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Pepper-spray stories revive sting of his tear-gassing

It was a different college campus and a different set of political issues. But the officer's nonchalance was the same.

May 30, 2012|Tony Perry, Los Angeles Times
  • Nnaemeka Alozie gets hosed off after being pepper sprayed outside the Santa Monica College Board of Trustees meeting.
Nnaemeka Alozie gets hosed off after being pepper sprayed outside the Santa… (Michael Yanow )

Last month, pepper spray was in the news again.

On April 3, about 30 people protesting a proposed two-tier tuition system at Santa Monica College were pepper-sprayed, sending two people to the hospital. The incident came five months after a campus police officer at UC Davis used pepper spray to break up an Occupy protest.

A task force investigating the UC Davis case released a report on April 11 that assigned blame to all levels of the administration, prompting the school's police chief to resign. A separate investigative report concluded that although batons and pepper spray are not outlawed for campus police, such weapons should be used only as a last resort when safety is at stake.

Both cases triggered national outrage after videos of the incidents were posted online. In fact, a series of pepper-spray incidents across the country made the eye-stinging chemical look like the weapon of choice to put down student protests — generating debate over health concerns, police policy and school culpability.

I would not downplay the seriousness of any of these incidents.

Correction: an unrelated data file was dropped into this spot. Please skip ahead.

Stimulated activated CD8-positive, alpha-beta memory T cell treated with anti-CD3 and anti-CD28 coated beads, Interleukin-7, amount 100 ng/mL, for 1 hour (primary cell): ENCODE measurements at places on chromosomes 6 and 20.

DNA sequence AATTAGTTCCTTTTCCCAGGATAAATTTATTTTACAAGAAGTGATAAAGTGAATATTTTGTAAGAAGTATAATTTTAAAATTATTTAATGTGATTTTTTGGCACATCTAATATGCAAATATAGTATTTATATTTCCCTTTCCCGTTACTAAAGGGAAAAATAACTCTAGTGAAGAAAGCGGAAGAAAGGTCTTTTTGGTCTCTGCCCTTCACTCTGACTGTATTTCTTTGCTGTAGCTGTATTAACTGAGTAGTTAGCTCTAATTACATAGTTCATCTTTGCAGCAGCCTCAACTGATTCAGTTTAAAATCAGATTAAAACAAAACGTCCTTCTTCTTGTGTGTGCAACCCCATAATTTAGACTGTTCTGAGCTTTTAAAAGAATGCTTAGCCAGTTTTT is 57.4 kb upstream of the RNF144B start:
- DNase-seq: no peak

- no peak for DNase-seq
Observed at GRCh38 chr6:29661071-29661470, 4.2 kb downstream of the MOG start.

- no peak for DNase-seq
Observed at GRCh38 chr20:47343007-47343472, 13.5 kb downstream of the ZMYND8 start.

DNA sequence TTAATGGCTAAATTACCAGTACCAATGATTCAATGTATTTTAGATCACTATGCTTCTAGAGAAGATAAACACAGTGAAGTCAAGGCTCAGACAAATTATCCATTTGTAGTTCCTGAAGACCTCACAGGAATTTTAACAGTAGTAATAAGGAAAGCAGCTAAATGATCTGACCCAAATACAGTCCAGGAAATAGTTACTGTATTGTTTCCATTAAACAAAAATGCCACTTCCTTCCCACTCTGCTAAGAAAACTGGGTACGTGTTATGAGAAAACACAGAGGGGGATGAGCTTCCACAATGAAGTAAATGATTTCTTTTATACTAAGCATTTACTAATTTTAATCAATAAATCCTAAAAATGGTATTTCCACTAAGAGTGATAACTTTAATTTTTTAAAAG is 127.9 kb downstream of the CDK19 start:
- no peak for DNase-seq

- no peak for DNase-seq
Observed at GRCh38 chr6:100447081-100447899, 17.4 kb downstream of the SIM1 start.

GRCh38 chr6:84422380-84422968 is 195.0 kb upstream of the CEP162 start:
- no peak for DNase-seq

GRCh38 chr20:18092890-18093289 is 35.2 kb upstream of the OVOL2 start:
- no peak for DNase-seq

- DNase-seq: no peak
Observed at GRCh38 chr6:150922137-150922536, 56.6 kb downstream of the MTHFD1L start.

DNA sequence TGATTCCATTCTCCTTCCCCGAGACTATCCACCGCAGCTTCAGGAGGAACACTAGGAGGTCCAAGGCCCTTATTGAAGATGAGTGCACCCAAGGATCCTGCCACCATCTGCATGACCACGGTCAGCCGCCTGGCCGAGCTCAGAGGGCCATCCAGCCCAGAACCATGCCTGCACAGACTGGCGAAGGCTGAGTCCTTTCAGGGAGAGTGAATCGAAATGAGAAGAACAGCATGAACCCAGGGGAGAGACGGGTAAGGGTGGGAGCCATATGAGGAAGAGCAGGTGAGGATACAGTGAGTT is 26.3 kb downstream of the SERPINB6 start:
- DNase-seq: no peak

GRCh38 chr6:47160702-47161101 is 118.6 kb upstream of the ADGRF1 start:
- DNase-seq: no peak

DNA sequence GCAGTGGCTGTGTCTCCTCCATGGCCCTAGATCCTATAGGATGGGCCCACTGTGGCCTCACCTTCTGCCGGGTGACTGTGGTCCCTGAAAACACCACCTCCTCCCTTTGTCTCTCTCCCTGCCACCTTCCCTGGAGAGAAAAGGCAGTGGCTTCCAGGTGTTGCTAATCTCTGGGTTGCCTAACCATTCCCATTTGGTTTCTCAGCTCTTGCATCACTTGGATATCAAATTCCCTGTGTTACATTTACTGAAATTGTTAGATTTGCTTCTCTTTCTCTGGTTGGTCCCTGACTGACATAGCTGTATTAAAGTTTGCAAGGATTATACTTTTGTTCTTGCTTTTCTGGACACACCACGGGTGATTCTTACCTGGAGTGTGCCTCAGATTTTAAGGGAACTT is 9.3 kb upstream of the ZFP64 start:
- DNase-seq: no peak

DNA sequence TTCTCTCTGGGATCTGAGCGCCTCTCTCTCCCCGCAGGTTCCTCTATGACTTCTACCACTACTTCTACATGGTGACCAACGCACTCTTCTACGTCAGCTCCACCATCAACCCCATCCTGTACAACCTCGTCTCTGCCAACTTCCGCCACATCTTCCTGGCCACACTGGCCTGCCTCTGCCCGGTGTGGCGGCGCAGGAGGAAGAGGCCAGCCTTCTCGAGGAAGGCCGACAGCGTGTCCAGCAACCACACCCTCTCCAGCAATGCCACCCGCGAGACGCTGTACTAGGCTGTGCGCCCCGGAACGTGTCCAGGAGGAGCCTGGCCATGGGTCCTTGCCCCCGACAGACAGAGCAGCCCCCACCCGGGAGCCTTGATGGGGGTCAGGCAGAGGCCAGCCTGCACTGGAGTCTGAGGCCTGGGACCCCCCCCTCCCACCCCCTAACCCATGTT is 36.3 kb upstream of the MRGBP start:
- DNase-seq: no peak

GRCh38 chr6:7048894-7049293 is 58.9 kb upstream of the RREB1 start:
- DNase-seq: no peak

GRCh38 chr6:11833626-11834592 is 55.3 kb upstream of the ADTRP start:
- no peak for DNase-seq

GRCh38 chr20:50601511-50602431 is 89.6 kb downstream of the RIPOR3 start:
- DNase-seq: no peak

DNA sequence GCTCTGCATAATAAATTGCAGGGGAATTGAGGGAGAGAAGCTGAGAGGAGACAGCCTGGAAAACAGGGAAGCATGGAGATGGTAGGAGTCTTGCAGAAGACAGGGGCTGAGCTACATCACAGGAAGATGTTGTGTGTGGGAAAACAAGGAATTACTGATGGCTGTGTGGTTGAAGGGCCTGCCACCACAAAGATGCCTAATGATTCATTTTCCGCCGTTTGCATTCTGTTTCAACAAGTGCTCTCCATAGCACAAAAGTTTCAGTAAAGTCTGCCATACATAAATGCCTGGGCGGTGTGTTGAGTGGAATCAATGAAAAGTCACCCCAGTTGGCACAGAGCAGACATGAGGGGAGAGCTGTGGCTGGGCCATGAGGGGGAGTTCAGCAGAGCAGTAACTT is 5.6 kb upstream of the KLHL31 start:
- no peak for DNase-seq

Still, I offer solace to the students.

Yes, you experienced an unpleasant, even traumatic event. But you have gained something that could pay dividends for decades. You have gained a story, a kind of social-upheaval war story, that you will be telling and retelling in years to come.

This I know because I have a similar story from a sunny day at UC Berkeley in the spring of 1969 when an Alameda County sheriff's deputy, with the same nonchalance as that UC Davis police officer, blasted me with tear gas.

There had been an anti-war demonstration that morning on campus. I lived on the north side; the protesters were mostly on the south side, near Telegraph Avenue, Sather Gate and People's Park.

By the time I ventured out, the rally had been over for hours. The helicopters were gone. So were most of the law enforcement personnel. The protesters had gone wherever protesters go after a demonstration (for the answer, check James Jones' book about the 1968 Paris protests, "The Merry Month of May").

As I remember it, the protest was one of the smaller ones of that spring: more student anger against the Vietnam War, in which the rallying cry was, "Hell no, we won't go." The protests over People's Park, in which one person was killed, another blinded, were still weeks away.

It was a spring in which everybody — the protesters, law enforcement, even the academics who served in the university administration — seemed to be spoiling for a fight.